Sarah Abdurrahman is a producer for On the Media
Thursday, July 28, 2011 - 05:32 PM
Apparently the reason regular people don’t look like the models and celebrities in cosmetics ads is because cosmetics ads are photoshopped. Who knew? Well, actually, everyone knew. But still, there is something alluring about the possibility that the product advertised could work for you. Perhaps that’s why the Advertising Standards Authority, which regulates advertising in the UK, has banned two makeup ads from future publication in Britain.
The ads in question are for Lancome and Maybeline, both companies owned by L’Oreal, and feature Julia Roberts and Christy Turlington respectively. A member of the British Parliament, Jo Swinson, complained about the digital alteration of the ads, saying they were “not representative of the results the product could achieve.” Lancome called the picture of Roberts “aspirational” and Maybelline said Turlington’s picture showed what the product could do, despite being digitally altered.
The description of the Lancolm ad as “aspirational” reminded me of the now infamous photoshopping by Egyptian newspaper Al Ahram of an image of former president Hosni Mubarak. In the original photo, Hosni Mubarak is lagging behind Obama and other world leaders at the White House, but the doctored photo shows him in the lead. The paper’s editor called the image “expressionist.”
This altering of reality seems to happen quite a bit, with some examples more distasteful than others. Earlier this year, an advertisement for a law firm specializing in 9/11 lawsuits featured a firefighter with soot on his face, holding an image of Ground Zero with the text “I Was There” in large letters.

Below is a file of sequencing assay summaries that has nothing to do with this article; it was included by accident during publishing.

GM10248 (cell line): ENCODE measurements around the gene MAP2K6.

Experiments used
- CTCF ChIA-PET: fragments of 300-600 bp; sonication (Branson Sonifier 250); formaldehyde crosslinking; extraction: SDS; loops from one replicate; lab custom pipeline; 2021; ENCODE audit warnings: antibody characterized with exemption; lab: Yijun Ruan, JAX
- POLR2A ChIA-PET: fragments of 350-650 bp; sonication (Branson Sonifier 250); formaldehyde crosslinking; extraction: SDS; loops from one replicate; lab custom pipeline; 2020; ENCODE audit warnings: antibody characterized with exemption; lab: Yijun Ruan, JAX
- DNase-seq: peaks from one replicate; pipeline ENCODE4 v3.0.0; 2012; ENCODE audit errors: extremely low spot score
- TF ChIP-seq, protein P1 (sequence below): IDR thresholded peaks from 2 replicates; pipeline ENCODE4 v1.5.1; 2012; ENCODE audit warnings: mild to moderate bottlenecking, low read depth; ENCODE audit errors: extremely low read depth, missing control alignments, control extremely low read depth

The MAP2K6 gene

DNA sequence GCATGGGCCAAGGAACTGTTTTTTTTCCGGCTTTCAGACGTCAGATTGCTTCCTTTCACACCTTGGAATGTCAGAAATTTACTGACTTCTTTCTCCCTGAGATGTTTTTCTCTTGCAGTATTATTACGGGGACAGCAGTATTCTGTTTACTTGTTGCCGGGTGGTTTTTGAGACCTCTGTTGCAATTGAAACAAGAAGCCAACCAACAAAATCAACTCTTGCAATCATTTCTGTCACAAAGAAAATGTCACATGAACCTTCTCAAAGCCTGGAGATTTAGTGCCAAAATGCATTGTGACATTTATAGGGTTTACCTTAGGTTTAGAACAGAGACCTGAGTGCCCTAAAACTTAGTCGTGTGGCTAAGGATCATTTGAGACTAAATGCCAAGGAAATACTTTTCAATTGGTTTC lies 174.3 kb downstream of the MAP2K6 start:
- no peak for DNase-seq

The man in the ad was indeed a firefighter, but not in 2001 and not at Ground Zero. In fact, the image of Ground Zero in his hands was photoshopped in later. And earlier this month, there was potentially another dictator Glamour Shots moment with Syrian president Bashar al-Assad. An image expert at the Guardian says the image, which purports to show Assad swearing in a newly appointed governor, actually looks like two images combined to look like the men are in the same room.
It used to be that a photograph served as evidence of reality, but the ease with which we can alter images these days, and the lack of negatives with digital photos, makes it harder and harder to believe what we see. Whether it’s in an advertisement trying to sell us a product, a government trying to convince us of a lie, or a newspaper editor trying to suck up to his dictator boss, it seems that we simply cant trust pictures anymore.